Employers and employees usually have a shared interest. They all want the company to succeed, and the better a company does, the better off its employees will be.
There are small frictions between management and people for sure. For example, employees might want to work less hours for the same salary. But on the whole, a company is a machine that becomes more successful when all its members succeed individually. That is, until we look at most tech companies.
As a consultant, I work closely with multiple product teams. This year alone, I have worked with over a dozen startups, and the pattern couldn’t be clearer: The company’s interests and what software developers want are often misaligned.
When you ask the question “What’s the most important thing about your job?”, every tech person in the world, at every company and in every job interview, will say the same thing: They want to “learn something new.” Engineers often want to learn new technologies to put them on their CV, but that might not be in their team’s best interest.
As the author Kurt Vonnegut wrote, “Another flaw in the human character is that everybody wants to build and nobody wants to do maintenance.”
We have an SOS on our hands
In popular psychological literature, “shiny object syndrome” (or SOS) is a pop-cultural, psychological concept, where people focus on the most current trend, regardless of how valuable or helpful it may ultimately be for one’s life.
SOS is nothing more than distraction; the term is often used when people fixate on something to the extent that they lose sight of the big picture. SOS affects tech entrepreneurs and startups because of the qualities that make tech employees unique: They tend to be highly motivated, crave new technology, and are not afraid to frequently jump into new projects.
Like an optical illusion, the “shiny object” becomes less interesting once you grasp it. As soon as software developers explore a new piece of technology, they almost immediately jump into something new—and end up chasing project after project.
At tech companies, it’s almost guaranteed that, every few years, a major technology shift will make a significant portion of their systems “old.” From a business perspective, it is important to maintain “legacy” systems, but such maintenance will be the kind of project that nobody wants to work on.
There’s a reason SpaceX spent time on astronaut fashion. In a world where developers want to keep working with the latest innovations, companies are pressured to keep up and introduce new technologies more quickly. All things being equal, it’s an easy choice between working for a company that uses rundown computers or for one that uses the hottest devices.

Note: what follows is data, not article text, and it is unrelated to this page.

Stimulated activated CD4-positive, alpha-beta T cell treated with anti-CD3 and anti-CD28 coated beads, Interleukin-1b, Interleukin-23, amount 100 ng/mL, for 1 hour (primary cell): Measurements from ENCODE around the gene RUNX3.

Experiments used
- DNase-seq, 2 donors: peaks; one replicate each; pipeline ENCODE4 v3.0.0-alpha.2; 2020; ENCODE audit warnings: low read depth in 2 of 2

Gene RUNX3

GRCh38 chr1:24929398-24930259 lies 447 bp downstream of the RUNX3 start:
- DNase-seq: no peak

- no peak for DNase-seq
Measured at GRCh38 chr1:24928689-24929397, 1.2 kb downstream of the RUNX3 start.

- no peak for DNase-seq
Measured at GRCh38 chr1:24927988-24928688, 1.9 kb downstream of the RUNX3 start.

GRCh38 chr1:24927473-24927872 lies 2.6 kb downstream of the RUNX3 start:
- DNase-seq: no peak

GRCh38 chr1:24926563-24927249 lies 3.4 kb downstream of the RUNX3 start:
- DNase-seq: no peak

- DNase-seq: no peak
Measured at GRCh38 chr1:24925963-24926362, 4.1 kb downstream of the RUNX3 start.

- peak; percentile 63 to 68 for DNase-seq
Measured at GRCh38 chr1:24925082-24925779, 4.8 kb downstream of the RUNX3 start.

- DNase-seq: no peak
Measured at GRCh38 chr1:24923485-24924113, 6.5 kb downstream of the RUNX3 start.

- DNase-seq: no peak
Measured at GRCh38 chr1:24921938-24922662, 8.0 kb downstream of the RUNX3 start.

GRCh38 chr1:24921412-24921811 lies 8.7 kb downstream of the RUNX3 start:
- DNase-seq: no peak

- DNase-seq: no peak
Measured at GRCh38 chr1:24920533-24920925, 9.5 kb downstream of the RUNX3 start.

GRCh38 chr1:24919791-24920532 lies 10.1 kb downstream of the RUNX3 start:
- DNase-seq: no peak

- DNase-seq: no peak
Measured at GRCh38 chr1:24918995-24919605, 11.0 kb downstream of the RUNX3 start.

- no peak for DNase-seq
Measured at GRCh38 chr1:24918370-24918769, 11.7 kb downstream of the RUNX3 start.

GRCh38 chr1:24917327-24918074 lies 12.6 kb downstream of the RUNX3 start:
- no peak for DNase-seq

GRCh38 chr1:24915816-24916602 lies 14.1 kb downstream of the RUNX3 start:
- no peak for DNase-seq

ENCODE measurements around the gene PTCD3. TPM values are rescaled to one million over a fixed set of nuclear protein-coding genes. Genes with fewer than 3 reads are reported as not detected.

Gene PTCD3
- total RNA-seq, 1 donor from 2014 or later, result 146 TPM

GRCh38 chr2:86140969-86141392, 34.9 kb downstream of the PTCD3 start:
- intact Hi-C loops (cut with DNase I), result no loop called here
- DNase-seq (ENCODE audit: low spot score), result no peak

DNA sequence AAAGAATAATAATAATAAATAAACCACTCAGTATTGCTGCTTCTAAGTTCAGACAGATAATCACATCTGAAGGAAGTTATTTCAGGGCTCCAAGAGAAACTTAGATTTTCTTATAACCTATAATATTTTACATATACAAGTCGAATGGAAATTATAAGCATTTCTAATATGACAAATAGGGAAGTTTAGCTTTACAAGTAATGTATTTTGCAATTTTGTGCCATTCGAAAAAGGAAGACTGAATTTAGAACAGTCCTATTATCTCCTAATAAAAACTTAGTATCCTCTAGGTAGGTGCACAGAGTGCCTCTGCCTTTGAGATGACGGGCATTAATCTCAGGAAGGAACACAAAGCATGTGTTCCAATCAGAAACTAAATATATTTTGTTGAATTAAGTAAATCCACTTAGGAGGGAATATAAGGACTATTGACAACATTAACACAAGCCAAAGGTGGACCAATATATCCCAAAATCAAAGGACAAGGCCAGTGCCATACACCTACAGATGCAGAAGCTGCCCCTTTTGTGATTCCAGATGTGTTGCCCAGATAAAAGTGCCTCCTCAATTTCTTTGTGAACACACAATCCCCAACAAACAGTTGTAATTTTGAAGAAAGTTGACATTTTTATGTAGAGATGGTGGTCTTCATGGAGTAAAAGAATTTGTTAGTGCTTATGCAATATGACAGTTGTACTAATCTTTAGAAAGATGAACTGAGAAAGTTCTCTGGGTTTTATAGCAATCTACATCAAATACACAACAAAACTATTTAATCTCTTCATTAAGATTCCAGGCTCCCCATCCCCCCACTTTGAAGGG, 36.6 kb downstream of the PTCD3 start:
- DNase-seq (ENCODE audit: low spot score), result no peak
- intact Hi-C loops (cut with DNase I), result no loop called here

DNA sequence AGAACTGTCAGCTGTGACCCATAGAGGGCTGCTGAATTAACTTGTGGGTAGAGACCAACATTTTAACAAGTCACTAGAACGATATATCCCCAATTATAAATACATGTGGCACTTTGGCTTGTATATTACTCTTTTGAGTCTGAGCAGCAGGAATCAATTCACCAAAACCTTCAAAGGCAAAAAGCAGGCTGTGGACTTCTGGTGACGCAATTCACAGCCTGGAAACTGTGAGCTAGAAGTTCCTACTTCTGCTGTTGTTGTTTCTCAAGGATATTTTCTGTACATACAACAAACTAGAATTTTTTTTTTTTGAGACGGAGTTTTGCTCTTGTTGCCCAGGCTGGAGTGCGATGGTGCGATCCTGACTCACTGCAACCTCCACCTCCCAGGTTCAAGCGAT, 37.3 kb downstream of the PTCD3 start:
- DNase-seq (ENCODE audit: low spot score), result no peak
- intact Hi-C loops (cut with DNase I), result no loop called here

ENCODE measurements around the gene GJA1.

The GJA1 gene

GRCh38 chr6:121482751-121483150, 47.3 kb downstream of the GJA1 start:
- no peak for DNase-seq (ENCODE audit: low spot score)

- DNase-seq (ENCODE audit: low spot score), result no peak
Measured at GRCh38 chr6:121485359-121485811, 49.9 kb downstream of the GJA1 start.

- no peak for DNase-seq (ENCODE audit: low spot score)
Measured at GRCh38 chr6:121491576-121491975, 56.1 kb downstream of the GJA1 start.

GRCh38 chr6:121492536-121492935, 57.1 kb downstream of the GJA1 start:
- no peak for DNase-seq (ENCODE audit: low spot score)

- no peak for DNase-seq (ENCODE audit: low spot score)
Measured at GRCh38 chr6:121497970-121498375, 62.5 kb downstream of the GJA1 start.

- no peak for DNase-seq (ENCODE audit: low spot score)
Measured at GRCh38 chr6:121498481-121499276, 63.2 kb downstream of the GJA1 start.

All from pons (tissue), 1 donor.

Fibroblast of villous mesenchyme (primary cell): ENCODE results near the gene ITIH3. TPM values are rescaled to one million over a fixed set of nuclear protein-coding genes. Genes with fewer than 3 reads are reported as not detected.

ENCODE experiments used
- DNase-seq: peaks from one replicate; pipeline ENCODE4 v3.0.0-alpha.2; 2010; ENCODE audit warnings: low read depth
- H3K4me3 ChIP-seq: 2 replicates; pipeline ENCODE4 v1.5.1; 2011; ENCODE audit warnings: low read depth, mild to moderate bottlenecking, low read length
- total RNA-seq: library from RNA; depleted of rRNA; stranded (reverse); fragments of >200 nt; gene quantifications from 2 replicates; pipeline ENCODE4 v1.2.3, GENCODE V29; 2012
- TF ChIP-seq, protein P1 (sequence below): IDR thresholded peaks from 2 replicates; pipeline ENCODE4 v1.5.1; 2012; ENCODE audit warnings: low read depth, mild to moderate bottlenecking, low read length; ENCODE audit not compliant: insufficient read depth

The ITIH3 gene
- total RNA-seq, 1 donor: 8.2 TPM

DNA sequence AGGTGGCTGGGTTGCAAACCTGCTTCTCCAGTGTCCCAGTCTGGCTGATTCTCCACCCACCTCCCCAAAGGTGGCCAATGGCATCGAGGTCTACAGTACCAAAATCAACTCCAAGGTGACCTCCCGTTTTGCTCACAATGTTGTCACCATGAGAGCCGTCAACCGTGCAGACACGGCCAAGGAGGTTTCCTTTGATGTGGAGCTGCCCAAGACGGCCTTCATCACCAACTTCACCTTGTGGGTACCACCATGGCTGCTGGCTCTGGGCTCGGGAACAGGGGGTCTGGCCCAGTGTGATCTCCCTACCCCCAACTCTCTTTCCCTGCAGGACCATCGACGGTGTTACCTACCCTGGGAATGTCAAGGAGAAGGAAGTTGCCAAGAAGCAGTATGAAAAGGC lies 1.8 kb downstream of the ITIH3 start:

Using the latest technology does at least two things:
- The latest technology is usually an improvement over all the other tools available—at least in some important ways. At the end of the day, the latest tech has been built upon new knowledge. Using better tools should future-proof the company, simply by decreasing its dependency on less popular options.
- New technologies make hiring easier. Software developers and their online communities love innovation, so there are usually classes available, blog posts galore, and constant chatter on social networks.
On the other hand, introducing new technologies does cause issues:
- There’s almost always lost productivity while team members are learning them. In some situations, employees might even need formal training, or new hires will have to come on board to fill knowledge gaps.
- Learning new technology can be confusing for staff. Do they find it interesting? Not every new thing is created equal, and some people might choose to retrain while others decide to jump ship and learn something else—a different type of new technology.
- Companies often find that the people they attract by leveraging new technologies are not the kind of people who will stick around for a while, in which case a slow but steady effort might have worked out better in the long run.
What it all comes down to is correctly setting short-term and long-term goals. There’s no right or wrong answer—there’s only a “right answer for the right company at the right time,” which is why it’s so important to choose the right technologies and choose them wisely.
A win for boredom
The Amish are known for simple living, plain dress, and their religion, as well as the considered way they adopt technology. They don’t live entirely without modern niceties. For example, they might use small home appliances, power tools, and batteries, and they might even use cars or phones. The Amish, however, use technology selectively; they are very cautious about how a given device can affect their community.
“Amish life is about the value of agreed-upon limits.”
–Erik Wesner, Amish America
Maybe tech companies should behave more like the Amish: determine what kind of developers they want to attract, and choose their technologies accordingly. If a certain technology looks good on a programmer’s CV today, and in four to five years’ time, that’s probably a win for all.